If an organization must live under the reality that a compromise or breach will occur, then what can be done? As should be known, HIPAA sets out the basics of what to do. The HIPAA Security Rule very clearly requires every covered entity and business associate to have contingency plans in place. While the elements are a combination of required (must be implemented) and addressable (flexibility in how to implement), the basic steps are arguably the foundation for a robust and detailed response. From that perspective, it is helpful to quote the portion of the HIPAA Security Rule laying out the components of a contingency plan:

“(7)(i) Standard: Contingency plan. Establish (and implement as needed) policies and procedures for responding to an emergency or other occurrence (for example, fire, vandalism, system failure, and natural disaster) that damages systems that contain electronic protected health information.

(ii) Implementation Specifications:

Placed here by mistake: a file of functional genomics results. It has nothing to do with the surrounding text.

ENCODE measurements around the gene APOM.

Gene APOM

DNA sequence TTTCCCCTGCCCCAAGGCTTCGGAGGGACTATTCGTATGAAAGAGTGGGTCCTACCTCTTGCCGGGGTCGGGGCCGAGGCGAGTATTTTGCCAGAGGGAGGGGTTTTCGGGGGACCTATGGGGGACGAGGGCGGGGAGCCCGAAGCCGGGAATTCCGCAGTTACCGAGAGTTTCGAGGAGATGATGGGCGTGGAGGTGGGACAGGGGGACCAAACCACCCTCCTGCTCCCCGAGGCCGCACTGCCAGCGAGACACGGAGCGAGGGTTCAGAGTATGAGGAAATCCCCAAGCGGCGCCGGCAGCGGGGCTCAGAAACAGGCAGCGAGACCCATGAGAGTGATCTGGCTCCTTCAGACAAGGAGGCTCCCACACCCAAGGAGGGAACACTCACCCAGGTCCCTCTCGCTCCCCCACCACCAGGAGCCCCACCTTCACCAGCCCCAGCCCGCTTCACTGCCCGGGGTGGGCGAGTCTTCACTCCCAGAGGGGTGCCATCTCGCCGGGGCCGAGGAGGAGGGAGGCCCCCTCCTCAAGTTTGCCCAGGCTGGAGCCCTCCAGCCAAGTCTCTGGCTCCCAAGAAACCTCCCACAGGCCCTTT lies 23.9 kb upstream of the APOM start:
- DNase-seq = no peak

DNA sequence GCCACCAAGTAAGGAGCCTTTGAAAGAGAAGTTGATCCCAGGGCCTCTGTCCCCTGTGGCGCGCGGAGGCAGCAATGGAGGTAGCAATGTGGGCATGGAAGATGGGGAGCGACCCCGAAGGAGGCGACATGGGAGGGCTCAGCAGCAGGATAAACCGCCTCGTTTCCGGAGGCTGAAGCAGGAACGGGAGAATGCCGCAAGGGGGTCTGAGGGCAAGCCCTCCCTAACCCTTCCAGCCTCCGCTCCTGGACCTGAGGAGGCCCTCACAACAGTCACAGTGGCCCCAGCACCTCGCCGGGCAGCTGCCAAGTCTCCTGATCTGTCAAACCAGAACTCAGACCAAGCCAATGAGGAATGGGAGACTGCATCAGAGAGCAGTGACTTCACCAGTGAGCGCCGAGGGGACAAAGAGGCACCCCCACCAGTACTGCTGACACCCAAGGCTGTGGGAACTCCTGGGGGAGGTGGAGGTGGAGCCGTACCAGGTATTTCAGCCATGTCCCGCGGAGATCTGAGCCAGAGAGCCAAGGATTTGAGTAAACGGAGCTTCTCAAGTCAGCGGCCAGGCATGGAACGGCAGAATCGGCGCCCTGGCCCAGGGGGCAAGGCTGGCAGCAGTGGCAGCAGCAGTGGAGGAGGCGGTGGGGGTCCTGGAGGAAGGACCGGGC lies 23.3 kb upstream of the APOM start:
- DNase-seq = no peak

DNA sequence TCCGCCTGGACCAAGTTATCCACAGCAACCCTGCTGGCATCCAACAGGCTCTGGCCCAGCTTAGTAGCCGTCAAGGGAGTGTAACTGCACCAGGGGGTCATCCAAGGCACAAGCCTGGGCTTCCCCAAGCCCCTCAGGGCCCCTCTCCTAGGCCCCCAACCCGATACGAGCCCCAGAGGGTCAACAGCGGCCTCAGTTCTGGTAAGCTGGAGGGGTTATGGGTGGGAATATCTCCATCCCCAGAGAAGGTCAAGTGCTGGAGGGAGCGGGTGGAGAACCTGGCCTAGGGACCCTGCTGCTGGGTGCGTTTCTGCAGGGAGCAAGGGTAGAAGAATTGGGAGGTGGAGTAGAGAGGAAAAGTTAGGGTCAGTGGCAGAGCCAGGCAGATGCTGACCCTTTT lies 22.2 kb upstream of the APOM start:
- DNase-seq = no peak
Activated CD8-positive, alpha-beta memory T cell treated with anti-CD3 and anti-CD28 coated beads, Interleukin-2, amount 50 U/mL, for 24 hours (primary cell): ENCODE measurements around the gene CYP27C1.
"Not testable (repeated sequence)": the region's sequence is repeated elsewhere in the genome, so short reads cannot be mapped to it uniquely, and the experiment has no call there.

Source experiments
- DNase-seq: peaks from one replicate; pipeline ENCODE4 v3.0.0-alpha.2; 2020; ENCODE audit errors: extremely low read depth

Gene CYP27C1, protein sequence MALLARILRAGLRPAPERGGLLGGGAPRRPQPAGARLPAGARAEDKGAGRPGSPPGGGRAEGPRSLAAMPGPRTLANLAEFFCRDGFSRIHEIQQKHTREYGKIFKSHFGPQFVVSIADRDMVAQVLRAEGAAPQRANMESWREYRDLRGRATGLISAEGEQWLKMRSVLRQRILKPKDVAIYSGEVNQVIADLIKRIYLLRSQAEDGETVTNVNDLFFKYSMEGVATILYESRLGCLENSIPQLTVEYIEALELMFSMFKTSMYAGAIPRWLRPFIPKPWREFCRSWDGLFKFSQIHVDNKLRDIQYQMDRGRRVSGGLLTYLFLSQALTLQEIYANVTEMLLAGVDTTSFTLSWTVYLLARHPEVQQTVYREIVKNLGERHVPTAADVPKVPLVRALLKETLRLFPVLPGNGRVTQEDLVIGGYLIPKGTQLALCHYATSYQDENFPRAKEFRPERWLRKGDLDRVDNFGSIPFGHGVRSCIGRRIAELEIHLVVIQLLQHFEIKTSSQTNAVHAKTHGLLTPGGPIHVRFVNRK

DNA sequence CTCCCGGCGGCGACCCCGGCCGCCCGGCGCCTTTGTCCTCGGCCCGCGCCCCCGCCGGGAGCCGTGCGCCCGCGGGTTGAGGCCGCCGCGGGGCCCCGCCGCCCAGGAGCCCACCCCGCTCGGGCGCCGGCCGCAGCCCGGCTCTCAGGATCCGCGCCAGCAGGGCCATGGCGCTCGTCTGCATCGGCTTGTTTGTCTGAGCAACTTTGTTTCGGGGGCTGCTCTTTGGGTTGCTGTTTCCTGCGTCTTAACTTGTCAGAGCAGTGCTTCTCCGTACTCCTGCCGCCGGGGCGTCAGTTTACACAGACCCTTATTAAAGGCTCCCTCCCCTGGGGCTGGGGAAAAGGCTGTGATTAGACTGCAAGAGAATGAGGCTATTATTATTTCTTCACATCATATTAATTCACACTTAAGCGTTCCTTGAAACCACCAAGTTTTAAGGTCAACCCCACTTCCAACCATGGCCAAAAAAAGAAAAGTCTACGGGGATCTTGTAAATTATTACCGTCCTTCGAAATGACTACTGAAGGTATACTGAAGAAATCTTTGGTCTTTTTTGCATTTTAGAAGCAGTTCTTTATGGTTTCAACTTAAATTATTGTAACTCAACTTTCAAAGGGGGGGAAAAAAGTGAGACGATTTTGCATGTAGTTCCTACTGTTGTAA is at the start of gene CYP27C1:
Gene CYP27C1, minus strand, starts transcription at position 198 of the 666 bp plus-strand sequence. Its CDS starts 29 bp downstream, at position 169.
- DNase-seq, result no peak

(A) Data backup plan (Required). Establish and implement procedures to create and maintain retrievable exact copies of electronic protected health information.

(B) Disaster recovery plan (Required). Establish (and implement as needed) procedures to restore any loss of data.

(C) Emergency mode operation plan (Required). Establish (and implement as needed) procedures to enable continuation of critical business processes for protection of the security of electronic protected health information while operating in emergency mode.

(D) Testing and revision procedures (Addressable). Implement procedures for periodic testing and revision of contingency plans.

(E) Applications and data criticality analysis (Addressable). Assess the relative criticality of specific applications and data in support of other contingency plan components.”

As the language of the rule demonstrates, the contingency planning is really compromised of three parts: a data backup plan, a disaster recovery plan, and an emergency mode operation plan. It cannot be said that any of the plans are less important than the others. In reality, each plan will also likely intersect and overlap with the other in order to create a comprehensive means of preparing an organization to get back up and running following a cyberattack or other issue.